Wednesday, April 23, 2014
BY KEITH EDWARDS Staff Writer
AUGUSTA -- City councilors approved a new agreement with the state in which the city will run the Augusta State Airport, for $550,000 a year, which is the same annual amount the city has received for doing so the last three years.
Staff photo by Andy Molloy RUNWAY: Augusta State Airport manager John Guimond on the tarmac Tuesday. The city may not renew a long standing lease with the State of Maine but will continue to operate the facility that serves Cape Air and private planes.
For the last 15 years, the city has leased the state-owned airport and was paid an annual fee to run it.
City officials said the new management and operating agreement more accurately reflects the city's role at the airport, compared to the previous lease arrangement.
"It's a different kind of agreement that doesn't change, substantially, the relationship" between the city and state, City Attorney Stephen Langsdorf said.
The city will continue to manage the airport and receive $550,000 a year -- the same amount it has received from the state each of the last three years.
City officials have said that's not enough to cover all the true, and increasing, costs of running the airport. However, they said they recognize the city's role in supporting the airport and the importance to the city and surrounding area of having a full-service airport, with commercial passenger service.
"The airport is a very vital part of the city. It brings commerce into it," Councilor Jeffrey Bilodeau said.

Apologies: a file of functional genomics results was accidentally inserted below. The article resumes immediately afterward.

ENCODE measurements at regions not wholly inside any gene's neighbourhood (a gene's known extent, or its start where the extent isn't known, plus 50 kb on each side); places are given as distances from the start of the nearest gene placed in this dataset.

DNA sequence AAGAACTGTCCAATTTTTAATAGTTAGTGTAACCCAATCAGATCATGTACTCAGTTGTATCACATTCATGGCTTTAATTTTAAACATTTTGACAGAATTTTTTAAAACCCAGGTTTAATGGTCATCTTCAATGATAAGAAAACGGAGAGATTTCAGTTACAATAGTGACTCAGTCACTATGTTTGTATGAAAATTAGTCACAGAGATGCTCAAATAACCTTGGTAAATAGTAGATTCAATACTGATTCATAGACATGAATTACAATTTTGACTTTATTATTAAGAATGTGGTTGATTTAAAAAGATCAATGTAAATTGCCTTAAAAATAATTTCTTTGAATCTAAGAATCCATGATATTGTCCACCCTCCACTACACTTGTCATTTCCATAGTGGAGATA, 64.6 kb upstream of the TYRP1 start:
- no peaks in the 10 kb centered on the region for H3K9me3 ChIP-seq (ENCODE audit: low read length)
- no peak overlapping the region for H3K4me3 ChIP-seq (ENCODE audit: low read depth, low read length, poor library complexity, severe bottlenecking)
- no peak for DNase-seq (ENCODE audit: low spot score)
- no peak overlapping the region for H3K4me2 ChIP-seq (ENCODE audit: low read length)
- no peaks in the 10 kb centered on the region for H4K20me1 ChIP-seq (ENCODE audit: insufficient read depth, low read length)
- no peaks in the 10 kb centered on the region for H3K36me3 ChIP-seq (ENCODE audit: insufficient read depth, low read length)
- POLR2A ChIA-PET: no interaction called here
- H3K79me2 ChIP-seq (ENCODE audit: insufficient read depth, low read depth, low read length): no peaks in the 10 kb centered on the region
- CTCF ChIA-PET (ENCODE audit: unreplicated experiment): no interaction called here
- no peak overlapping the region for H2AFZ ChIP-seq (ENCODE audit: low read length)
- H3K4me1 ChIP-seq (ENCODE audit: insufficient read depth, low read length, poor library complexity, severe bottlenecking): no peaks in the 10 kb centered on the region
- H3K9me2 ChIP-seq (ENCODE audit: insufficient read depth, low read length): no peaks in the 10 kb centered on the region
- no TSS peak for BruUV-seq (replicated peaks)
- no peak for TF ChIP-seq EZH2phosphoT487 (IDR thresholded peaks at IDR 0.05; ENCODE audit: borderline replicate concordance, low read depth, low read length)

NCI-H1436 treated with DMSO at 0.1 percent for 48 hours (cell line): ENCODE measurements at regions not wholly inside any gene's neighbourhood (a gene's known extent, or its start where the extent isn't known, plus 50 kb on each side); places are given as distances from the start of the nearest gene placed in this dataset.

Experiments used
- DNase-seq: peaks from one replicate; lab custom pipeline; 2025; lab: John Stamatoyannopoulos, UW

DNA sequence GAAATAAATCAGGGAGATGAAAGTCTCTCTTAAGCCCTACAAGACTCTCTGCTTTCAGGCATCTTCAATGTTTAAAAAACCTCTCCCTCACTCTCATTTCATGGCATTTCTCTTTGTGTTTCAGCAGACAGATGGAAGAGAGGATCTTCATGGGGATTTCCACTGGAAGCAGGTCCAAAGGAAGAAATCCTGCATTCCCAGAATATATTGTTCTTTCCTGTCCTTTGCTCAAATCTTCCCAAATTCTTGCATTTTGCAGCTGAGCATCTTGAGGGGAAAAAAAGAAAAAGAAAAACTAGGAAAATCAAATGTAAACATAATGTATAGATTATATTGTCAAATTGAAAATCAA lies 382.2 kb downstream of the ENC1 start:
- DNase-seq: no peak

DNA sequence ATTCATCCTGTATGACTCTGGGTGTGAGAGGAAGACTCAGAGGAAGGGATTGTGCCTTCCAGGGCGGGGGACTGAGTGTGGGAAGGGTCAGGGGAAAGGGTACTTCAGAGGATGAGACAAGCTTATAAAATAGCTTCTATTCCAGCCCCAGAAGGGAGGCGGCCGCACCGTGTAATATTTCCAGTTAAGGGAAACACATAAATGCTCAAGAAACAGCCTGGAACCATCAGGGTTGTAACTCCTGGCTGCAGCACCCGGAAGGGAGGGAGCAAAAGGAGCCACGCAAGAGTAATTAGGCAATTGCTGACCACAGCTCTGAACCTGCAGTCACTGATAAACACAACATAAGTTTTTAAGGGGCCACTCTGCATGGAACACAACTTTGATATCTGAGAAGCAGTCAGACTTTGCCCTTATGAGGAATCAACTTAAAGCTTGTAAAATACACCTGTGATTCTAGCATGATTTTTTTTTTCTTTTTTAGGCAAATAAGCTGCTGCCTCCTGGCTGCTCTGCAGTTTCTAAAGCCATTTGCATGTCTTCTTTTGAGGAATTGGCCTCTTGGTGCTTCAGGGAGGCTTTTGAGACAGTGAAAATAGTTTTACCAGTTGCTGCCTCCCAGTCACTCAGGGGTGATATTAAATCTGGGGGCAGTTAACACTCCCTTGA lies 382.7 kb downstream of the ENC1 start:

While the city does not pay directly for day-to-day airport operations with local money, City Manager William Bridgeo has said Finance Director Ralph St. Pierre spends time doing the finances for the airport, other city officials also spend time on airport issues, and sometimes workers from the city's public works crew lend a hand at the airport, for none of which the city receives state funding.
The agreement calls for the payment from the state to the city to be "adjusted biennially" in future years but doesn't specify by how much the funding could increase.
If costs exceed state funding and the state won't provide more money to run the airport, the city would be able to pull out of the agreement.
Rick Dubois, director of multi-modal operations for the state Department of Transportation, said earlier this week the state is satisfied with how the city has run the airport.
Dubois said the $550,000 is already in the state budget for next year and funded by a dedicated revenue stream from aviation fuel taxes and car rental fees, instead of the state's general fund.
Dubois did not attend Thursday's Augusta City Council meeting, at which councilors unanimously approved the agreement.
No members of the public spoke about the issue.
It took about a year of negotiations for the city and state to reach agreement. Bridgeo said a major holdup was the issue of who would be legally responsible should someone be injured or environmental damage were to occur at the airport. Eventually, the indemnification language originally sought by the state was modified enough to satisfy St. Pierre, the city's insurance carrier, and Langsdorf.
"I had a fair number of things I had to address with that contract," Langsdorf said. "There were all kinds of insurance and indemnification things the state was trying to do to us. We were able to work it out."
Keith Edwards -- 621-5647